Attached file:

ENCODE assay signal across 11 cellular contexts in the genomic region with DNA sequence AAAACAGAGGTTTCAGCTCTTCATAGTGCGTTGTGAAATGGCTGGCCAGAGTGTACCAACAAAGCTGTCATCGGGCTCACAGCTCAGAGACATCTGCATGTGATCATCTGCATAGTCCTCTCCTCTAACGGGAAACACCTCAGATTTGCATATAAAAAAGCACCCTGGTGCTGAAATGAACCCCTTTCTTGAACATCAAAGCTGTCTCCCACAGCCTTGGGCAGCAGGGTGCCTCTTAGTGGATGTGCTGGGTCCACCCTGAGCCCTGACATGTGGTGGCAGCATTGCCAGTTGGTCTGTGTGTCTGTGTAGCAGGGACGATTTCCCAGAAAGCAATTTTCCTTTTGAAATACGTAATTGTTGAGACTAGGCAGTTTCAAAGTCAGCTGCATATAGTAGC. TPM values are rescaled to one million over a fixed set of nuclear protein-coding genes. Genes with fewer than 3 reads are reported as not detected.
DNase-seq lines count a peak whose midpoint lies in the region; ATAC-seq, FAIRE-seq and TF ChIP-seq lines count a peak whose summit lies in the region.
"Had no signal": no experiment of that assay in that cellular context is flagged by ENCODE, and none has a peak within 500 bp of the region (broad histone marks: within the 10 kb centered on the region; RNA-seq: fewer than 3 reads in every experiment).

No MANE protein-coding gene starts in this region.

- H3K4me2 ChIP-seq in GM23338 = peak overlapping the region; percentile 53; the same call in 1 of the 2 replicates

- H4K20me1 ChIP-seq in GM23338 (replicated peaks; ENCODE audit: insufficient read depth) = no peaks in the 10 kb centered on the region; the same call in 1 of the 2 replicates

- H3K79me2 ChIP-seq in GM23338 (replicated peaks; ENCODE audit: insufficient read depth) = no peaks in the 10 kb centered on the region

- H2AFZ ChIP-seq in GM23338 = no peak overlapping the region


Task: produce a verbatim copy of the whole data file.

ENCODE assay signal across 11 cellular contexts in the genomic region with DNA sequence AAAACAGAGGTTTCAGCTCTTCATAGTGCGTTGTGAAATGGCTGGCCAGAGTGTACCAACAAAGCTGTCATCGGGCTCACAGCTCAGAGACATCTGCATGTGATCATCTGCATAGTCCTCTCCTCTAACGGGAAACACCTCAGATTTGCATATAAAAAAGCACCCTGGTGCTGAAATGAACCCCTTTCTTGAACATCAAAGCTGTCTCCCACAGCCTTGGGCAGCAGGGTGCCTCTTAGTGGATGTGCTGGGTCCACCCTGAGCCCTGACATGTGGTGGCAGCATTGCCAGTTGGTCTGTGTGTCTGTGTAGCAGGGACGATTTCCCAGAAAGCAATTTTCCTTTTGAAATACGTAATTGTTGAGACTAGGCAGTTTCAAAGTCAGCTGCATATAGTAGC. TPM values are rescaled to one million over a fixed set of nuclear protein-coding genes. Genes with fewer than 3 reads are reported as not detected.
DNase-seq lines count a peak whose midpoint lies in the region; ATAC-seq, FAIRE-seq and TF ChIP-seq lines count a peak whose summit lies in the region.
"Had no signal": no experiment of that assay in that cellular context is flagged by ENCODE, and none has a peak within 500 bp of the region (broad histone marks: within the 10 kb centered on the region; RNA-seq: fewer than 3 reads in every experiment).

No MANE protein-coding gene starts in this region.

- H3K4me2 ChIP-seq in GM23338 = peak overlapping the region; percentile 53; the same call in 1 of the 2 replicates

- H4K20me1 ChIP-seq in GM23338 (replicated peaks; ENCODE audit: insufficient read depth) = no peaks in the 10 kb centered on the region; the same call in 1 of the 2 replicates

- H3K79me2 ChIP-seq in GM23338 (replicated peaks; ENCODE audit: insufficient read depth) = no peaks in the 10 kb centered on the region

- H2AFZ ChIP-seq in GM23338 = no peak overlapping the region